It was like the summer before college again: choosing a dorm in which to spend what would surely be the best semester of my education.
I remember comparing and contrasting every detail of every hall. Shared bathrooms? No thank you. Shared kitchens? Yes please. I’ll admit it, I made pro and con lists and a studied a few charts. I even researched the areas around each building. Which had the best nightlife? Cheapest shopping? Easiest access from the Tube? I considered this among the most important decisions I would make before my study abroad experience. It would determine who I met, how early I had to get up before class, and my social life all together.
Truth is, it didn’t matter that much. I had picked Marlybone as my first choice, right in central London, newly refurbished and near a large shopping area. Instead I ended up in Alexander Fleming and I couldn’t be happier. Even though I have my own room, I am still close with my flat mates—something the other hall wouldn’t have been able to offer. Fleming is situated in Shoreditch, an area known for its nightlife and hip residents. Instead of shopping and going to trendy clubs all the time, I also see underground punk shows and stroll through weekend markets. Either place would have been a great fit for me, but in Shoreditch I have a completely different experience.
A lot of students from my home university live in Marlybone and looking back, I’m glad I wasn’t placed there. Studying abroad in London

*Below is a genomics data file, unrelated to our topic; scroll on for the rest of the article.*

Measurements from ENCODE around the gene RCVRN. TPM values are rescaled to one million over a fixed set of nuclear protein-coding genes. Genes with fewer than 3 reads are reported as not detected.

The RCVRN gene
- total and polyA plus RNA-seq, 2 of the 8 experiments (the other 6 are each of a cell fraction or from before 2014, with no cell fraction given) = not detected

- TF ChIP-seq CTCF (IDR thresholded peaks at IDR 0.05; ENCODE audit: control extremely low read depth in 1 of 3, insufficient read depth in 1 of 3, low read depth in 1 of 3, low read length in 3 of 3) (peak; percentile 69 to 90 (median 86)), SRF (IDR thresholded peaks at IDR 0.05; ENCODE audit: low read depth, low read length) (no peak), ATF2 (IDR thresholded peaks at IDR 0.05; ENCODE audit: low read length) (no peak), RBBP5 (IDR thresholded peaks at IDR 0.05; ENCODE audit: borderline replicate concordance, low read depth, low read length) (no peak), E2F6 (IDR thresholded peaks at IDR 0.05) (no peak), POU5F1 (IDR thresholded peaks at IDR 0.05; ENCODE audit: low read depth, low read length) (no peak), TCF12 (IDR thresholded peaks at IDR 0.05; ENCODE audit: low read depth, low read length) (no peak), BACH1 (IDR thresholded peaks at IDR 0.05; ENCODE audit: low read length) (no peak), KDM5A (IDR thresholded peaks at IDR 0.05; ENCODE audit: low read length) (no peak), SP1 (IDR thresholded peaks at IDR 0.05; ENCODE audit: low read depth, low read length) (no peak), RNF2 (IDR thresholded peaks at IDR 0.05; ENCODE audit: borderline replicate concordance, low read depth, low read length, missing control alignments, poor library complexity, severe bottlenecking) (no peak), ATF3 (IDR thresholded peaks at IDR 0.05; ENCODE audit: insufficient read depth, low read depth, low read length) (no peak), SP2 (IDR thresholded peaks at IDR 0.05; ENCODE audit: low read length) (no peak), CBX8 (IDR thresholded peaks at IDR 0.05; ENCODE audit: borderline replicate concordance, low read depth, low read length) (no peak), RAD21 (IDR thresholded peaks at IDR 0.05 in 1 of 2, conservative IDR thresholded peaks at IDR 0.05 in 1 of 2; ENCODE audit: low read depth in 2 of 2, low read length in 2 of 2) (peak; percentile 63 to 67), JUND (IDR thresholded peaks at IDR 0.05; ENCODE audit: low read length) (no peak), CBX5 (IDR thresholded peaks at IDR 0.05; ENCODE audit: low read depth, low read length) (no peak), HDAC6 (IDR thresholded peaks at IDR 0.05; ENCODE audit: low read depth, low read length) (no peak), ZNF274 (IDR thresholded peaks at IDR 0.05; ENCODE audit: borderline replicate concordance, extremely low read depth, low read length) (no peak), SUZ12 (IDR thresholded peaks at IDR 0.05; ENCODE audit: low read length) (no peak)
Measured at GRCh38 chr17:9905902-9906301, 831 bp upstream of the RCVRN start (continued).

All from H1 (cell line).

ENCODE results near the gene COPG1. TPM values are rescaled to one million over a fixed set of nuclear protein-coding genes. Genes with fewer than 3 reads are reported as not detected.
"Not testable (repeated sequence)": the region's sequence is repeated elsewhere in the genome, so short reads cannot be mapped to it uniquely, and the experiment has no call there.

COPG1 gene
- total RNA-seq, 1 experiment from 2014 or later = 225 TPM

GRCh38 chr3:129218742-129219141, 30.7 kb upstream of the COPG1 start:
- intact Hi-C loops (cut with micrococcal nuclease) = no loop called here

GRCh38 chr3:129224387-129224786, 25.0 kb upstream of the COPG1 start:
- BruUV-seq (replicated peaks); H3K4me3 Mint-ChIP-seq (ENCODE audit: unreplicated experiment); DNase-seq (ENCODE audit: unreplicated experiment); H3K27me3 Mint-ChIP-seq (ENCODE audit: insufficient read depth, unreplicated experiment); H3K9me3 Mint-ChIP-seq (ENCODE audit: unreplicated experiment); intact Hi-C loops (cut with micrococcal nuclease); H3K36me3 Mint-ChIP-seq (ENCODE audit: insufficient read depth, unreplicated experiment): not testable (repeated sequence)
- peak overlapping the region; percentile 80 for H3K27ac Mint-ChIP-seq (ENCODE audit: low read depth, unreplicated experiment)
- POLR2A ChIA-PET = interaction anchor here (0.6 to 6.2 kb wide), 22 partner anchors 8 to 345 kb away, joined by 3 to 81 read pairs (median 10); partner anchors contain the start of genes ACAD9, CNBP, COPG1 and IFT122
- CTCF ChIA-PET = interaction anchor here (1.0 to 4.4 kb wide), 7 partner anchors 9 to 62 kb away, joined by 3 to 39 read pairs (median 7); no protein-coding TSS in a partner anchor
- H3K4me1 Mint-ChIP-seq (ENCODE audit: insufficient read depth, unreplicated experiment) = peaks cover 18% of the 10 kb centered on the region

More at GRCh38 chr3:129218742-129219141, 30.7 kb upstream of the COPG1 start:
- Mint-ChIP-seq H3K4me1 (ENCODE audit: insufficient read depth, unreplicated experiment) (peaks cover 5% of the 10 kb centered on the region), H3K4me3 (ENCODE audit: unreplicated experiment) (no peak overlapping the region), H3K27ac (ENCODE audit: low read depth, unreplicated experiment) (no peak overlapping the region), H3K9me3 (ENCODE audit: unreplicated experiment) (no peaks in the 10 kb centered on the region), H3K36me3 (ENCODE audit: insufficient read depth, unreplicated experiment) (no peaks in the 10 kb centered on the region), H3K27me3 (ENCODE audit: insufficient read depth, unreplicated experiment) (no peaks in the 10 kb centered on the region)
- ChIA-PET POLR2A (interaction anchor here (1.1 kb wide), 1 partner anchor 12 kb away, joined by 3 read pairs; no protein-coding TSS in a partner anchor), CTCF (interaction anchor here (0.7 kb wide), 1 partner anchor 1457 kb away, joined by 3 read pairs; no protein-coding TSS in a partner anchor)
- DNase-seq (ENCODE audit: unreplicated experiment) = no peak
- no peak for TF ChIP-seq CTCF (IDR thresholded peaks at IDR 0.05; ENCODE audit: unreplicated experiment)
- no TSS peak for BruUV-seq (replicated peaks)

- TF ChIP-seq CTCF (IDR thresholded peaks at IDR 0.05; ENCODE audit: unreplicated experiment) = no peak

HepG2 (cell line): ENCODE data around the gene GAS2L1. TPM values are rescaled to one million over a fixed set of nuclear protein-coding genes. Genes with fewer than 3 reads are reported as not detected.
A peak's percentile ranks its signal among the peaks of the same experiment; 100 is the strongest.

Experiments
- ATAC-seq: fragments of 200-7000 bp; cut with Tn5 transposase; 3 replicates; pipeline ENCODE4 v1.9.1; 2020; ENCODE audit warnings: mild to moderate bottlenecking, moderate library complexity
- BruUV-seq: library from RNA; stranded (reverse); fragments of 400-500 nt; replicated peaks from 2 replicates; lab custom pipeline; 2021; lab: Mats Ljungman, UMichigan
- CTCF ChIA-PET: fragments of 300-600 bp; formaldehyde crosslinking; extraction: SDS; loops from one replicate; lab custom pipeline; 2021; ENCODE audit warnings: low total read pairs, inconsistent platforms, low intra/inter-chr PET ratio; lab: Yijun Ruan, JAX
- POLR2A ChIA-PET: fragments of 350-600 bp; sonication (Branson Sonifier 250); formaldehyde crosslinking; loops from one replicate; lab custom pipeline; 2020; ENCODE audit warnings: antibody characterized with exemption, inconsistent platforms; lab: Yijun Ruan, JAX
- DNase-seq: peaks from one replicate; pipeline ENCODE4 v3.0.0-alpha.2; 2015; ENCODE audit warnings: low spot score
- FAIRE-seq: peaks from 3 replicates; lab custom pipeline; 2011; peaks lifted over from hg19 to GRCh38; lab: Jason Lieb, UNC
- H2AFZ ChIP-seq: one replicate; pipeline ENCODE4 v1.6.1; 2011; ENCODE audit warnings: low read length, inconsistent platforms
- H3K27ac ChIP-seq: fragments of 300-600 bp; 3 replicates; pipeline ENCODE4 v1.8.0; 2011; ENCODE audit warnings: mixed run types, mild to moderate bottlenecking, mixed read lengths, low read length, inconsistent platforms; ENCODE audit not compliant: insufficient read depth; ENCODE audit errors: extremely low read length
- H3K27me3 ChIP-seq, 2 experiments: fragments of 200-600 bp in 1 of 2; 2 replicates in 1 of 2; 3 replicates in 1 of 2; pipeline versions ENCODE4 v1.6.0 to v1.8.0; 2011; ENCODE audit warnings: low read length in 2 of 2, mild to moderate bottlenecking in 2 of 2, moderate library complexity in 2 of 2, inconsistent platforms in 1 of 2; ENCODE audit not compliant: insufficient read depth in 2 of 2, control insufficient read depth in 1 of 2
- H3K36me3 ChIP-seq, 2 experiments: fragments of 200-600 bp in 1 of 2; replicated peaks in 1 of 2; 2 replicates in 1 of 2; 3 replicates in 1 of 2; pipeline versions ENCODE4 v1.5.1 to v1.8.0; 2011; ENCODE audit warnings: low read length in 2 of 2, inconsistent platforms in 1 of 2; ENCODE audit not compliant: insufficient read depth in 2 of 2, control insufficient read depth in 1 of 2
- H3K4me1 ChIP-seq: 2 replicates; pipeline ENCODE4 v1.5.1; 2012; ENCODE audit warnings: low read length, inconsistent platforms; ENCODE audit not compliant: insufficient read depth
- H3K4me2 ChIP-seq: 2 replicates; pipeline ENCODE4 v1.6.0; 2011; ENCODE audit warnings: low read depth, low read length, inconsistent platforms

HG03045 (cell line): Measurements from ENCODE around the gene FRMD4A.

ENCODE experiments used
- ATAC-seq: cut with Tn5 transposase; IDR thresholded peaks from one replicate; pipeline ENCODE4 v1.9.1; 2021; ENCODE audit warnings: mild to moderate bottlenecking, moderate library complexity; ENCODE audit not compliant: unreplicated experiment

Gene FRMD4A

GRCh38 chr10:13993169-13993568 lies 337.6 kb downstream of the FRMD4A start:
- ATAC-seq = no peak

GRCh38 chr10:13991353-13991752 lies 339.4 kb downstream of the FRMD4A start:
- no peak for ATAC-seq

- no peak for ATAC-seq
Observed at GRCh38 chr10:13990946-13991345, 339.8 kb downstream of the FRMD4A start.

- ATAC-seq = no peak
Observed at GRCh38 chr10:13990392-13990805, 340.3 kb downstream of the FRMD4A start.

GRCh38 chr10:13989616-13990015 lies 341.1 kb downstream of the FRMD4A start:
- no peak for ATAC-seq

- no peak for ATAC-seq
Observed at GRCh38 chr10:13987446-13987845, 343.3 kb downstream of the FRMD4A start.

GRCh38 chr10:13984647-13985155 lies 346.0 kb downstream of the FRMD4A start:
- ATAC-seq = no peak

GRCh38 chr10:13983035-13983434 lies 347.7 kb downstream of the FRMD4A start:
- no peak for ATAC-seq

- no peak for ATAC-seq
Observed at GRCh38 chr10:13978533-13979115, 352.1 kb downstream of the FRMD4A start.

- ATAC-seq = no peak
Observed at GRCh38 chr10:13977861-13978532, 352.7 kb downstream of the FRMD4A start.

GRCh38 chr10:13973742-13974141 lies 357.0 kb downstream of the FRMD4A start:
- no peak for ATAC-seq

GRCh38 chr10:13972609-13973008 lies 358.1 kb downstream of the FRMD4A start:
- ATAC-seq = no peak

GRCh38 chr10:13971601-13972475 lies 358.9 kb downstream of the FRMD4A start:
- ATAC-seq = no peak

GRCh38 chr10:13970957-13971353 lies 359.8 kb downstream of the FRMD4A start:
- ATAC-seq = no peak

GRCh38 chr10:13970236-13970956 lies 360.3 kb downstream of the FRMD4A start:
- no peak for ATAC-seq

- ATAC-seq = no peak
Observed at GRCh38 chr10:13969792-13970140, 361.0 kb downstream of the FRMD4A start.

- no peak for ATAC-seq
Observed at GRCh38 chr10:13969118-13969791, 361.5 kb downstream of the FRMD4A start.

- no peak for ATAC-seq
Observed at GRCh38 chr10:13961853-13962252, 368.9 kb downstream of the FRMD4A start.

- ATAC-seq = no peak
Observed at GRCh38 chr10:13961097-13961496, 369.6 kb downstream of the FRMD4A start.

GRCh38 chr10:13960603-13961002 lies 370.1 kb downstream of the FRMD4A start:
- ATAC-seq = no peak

has forced me to get out of my comfort zone and make friends with other people. My close friends here attend schools across the US and most of my flat mates are international students. Because I was placed in my second choice hall, I was forced to make myself comfortable in a different place, talking to new people and adjusting to an unfamiliar area. I’ve gotten to know a different side of London that I otherwise probably wouldn’t have spent much time in.
While choosing a hall seems like a huge decision, it doesn’t matter much in the long run if you’re willing to branch out and explore. For instance, though I got my second choice, I couldn’t be happier. My expectations did not meet the out come, but it turned out for the better. An open mind is crucial when considering housing options. Your first choice isn’t guaranteed, but that could be a good thing. The best experiences are usually unexpected.
Katie Buckleitner-- CEA London MoJo
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